Stonewall Inn police brutality apologised for by New York police

Stonewall raid in 1969 called “discriminatory and oppressive” by commissioner in historic apology.

Front of Stonewall Inn in New York with Pride Flags

In a long-awaited and long-called-for statement, NYPD Commissioner James O’Neill has officially apologised for actions taken by police at the Stonewall Inn in 1969.

“I think it would be irresponsible to go through World Pride month, not to speak of the events at the Stonewall Inn in June of 1969,” Mr. O’Neill said. “I do know what happened should not have happened.” 

He continues, “I vow to the LGBTQ community that this would never happen in the NYPD in 2019.”

Those present reacted to the sentiments with enthusiastic cheers.

The statement comes after years without an acknowledgment of the historic event, which has left rift between LGBT+ people and NYPD that had bred mistrust. 

2019 marks 50 years since the Stonewall riots, regarded as the turning point of the modern LGBT+ rights movement, where a police raid sparked outrage and a violent confrontation between bar-goers and police, which was followed by days of protest at the famed gay bar in Greenwich Village in Manhattan.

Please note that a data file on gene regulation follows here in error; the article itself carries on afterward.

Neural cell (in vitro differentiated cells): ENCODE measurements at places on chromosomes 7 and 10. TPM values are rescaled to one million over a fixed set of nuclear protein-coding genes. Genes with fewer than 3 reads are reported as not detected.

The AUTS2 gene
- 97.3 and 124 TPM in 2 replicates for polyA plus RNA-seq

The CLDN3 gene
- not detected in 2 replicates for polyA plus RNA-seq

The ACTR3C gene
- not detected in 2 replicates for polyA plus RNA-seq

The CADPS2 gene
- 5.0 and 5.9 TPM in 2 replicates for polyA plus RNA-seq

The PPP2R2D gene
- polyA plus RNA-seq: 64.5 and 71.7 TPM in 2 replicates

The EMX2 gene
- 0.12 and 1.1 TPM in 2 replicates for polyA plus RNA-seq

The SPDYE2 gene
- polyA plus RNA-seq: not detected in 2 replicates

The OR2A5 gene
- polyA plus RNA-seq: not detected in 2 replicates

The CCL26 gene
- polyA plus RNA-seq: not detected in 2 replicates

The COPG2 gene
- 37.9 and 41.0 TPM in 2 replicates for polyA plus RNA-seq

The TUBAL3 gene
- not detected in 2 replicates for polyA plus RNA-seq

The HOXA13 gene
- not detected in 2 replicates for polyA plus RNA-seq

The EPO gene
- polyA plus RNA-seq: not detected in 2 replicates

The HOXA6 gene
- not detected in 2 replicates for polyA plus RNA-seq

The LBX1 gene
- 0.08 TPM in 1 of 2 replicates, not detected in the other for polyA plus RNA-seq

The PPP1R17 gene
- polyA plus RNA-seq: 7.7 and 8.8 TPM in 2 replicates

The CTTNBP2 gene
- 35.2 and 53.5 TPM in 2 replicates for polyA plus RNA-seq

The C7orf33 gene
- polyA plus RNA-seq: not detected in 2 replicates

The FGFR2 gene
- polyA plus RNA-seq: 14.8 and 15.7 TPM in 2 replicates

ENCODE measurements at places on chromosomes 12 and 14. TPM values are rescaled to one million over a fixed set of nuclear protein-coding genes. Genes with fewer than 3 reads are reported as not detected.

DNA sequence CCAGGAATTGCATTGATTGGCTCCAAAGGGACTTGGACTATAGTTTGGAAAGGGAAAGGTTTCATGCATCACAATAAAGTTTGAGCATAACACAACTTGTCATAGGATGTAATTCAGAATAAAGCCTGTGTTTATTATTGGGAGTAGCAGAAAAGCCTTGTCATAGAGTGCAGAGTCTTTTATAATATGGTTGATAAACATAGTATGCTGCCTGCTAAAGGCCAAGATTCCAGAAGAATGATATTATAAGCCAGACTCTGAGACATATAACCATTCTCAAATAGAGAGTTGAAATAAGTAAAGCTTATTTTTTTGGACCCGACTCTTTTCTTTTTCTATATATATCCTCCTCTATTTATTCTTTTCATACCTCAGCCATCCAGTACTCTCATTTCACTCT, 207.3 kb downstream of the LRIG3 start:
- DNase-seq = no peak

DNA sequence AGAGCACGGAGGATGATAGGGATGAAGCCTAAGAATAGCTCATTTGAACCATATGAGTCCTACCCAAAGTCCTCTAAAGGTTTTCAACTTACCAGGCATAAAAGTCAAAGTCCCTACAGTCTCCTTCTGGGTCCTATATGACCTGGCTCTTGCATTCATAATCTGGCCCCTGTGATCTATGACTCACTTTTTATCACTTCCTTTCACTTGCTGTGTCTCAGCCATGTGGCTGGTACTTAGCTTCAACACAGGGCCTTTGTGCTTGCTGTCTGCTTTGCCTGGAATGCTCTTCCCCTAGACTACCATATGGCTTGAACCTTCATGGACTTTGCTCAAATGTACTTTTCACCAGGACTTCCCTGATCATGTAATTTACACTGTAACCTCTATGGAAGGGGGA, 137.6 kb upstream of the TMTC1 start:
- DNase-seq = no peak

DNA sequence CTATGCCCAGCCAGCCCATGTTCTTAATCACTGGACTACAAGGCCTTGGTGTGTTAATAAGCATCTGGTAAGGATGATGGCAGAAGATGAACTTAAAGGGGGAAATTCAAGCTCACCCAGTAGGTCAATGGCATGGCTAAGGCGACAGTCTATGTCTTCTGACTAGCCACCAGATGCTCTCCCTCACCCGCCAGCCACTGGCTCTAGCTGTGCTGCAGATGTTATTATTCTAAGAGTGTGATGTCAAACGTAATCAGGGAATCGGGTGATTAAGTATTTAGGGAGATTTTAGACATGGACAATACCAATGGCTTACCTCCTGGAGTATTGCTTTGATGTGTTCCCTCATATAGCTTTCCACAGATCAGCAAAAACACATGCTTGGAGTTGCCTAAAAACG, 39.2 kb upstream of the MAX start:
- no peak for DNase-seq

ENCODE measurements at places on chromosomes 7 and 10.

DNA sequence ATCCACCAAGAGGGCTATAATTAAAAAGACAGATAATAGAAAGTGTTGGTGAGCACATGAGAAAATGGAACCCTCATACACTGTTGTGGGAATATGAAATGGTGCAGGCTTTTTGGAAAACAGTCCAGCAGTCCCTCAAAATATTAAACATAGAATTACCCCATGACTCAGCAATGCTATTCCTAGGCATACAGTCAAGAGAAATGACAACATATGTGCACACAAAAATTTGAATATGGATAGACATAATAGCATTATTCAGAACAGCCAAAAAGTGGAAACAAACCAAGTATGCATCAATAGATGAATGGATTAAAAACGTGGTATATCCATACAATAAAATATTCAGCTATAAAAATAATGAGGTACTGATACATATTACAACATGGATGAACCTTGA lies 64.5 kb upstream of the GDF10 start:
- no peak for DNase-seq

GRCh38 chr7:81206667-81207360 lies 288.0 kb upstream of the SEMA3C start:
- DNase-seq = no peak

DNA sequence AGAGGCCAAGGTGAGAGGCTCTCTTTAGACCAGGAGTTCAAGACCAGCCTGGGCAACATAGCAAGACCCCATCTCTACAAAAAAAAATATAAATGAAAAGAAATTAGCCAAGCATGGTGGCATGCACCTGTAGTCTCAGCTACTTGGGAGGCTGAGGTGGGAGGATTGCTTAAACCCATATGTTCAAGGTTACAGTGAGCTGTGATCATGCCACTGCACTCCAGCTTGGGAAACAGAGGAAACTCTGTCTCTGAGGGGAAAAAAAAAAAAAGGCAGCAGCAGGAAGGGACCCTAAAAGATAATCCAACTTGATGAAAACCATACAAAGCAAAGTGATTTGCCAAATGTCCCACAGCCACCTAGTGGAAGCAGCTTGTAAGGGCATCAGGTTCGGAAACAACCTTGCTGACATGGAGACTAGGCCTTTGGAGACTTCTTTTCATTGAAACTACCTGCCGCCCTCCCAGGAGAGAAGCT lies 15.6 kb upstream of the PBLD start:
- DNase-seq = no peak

The statement also occurred just before New York is set to host World Pride, which will commemorate the anniversary of Stonewall. It is the inaugural World Pride. The event is expected to be attended by 3 million+ people and will include 50+ events spanning the entire month of June. The opening ceremony on June 26 is set to include performances from Billy Porter and Cyndi Lauper.

The statement ironically comes after the commissioner refused to issue a public apology for Stonewall as recently as 2017, saying “ I think that’s been addressed already.”

While the reaction seems to be overwhelmingly positive, some question whether the apology will actually translate in better practices by police moving forward. 

It is possible that the statement will begin the healing of the relationship between LGBT+ people and police in New York. The apology, 50 years overdue, is significant in its direct acknowledgment of wrongdoing, not something the public often gets from NYPD.

© 2019 GCN (Gay Community News). All rights reserved.

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